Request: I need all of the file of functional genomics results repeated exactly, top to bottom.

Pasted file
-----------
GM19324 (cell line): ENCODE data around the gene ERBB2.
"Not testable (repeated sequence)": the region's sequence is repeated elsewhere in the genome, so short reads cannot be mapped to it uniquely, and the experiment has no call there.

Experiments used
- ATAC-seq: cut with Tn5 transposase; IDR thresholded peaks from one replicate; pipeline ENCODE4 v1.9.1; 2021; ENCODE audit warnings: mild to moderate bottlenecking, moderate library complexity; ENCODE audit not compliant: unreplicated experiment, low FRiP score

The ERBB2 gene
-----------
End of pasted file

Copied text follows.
GM19324 (cell line): ENCODE data around the gene ERBB2.
"Not testable (repeated sequence)": the region's sequence is repeated elsewhere in the genome, so short reads cannot be mapped to it uniquely, and the experiment has no call there.

Experiments used
- ATAC-seq: cut with Tn5 transposase; IDR thresholded peaks from one replicate; pipeline ENCODE4 v1.9.1; 2021; ENCODE audit warnings: mild to moderate bottlenecking, moderate library complexity; ENCODE audit not compliant: unreplicated experiment, low FRiP score

The ERBB2 gene